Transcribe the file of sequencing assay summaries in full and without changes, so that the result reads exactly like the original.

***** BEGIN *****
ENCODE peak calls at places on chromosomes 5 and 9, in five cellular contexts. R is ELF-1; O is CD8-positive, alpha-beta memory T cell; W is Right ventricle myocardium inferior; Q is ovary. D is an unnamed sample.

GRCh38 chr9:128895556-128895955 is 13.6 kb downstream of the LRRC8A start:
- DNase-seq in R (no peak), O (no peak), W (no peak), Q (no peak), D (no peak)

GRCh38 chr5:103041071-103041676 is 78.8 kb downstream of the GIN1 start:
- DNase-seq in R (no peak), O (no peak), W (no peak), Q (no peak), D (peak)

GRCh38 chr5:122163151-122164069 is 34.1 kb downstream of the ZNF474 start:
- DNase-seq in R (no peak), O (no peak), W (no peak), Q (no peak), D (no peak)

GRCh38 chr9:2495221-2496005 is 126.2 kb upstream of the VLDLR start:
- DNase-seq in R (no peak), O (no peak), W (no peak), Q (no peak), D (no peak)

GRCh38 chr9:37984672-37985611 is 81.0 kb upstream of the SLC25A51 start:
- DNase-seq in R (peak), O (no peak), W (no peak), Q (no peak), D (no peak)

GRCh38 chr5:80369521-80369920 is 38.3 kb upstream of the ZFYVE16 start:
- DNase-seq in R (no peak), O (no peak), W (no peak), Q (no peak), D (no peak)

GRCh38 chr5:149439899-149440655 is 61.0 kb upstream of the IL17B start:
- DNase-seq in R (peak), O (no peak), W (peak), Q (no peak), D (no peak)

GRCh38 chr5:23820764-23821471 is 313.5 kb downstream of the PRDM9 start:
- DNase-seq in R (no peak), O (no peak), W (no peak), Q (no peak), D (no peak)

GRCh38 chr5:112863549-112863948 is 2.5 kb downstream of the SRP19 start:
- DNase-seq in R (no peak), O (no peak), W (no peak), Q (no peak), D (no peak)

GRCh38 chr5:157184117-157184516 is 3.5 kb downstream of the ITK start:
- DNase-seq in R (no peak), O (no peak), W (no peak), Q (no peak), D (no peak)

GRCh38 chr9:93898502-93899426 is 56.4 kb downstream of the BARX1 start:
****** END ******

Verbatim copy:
ENCODE peak calls at places on chromosomes 5 and 9, in five cellular contexts. R is ELF-1; O is CD8-positive, alpha-beta memory T cell; W is Right ventricle myocardium inferior; Q is ovary. D is an unnamed sample.

GRCh38 chr9:128895556-128895955 is 13.6 kb downstream of the LRRC8A start:
- DNase-seq in R (no peak), O (no peak), W (no peak), Q (no peak), D (no peak)

GRCh38 chr5:103041071-103041676 is 78.8 kb downstream of the GIN1 start:
- DNase-seq in R (no peak), O (no peak), W (no peak), Q (no peak), D (peak)

GRCh38 chr5:122163151-122164069 is 34.1 kb downstream of the ZNF474 start:
- DNase-seq in R (no peak), O (no peak), W (no peak), Q (no peak), D (no peak)

GRCh38 chr9:2495221-2496005 is 126.2 kb upstream of the VLDLR start:
- DNase-seq in R (no peak), O (no peak), W (no peak), Q (no peak), D (no peak)

GRCh38 chr9:37984672-37985611 is 81.0 kb upstream of the SLC25A51 start:
- DNase-seq in R (peak), O (no peak), W (no peak), Q (no peak), D (no peak)

GRCh38 chr5:80369521-80369920 is 38.3 kb upstream of the ZFYVE16 start:
- DNase-seq in R (no peak), O (no peak), W (no peak), Q (no peak), D (no peak)

GRCh38 chr5:149439899-149440655 is 61.0 kb upstream of the IL17B start:
- DNase-seq in R (peak), O (no peak), W (peak), Q (no peak), D (no peak)

GRCh38 chr5:23820764-23821471 is 313.5 kb downstream of the PRDM9 start:
- DNase-seq in R (no peak), O (no peak), W (no peak), Q (no peak), D (no peak)

GRCh38 chr5:112863549-112863948 is 2.5 kb downstream of the SRP19 start:
- DNase-seq in R (no peak), O (no peak), W (no peak), Q (no peak), D (no peak)

GRCh38 chr5:157184117-157184516 is 3.5 kb downstream of the ITK start:
- DNase-seq in R (no peak), O (no peak), W (no peak), Q (no peak), D (no peak)

GRCh38 chr9:93898502-93899426 is 56.4 kb downstream of the BARX1 start: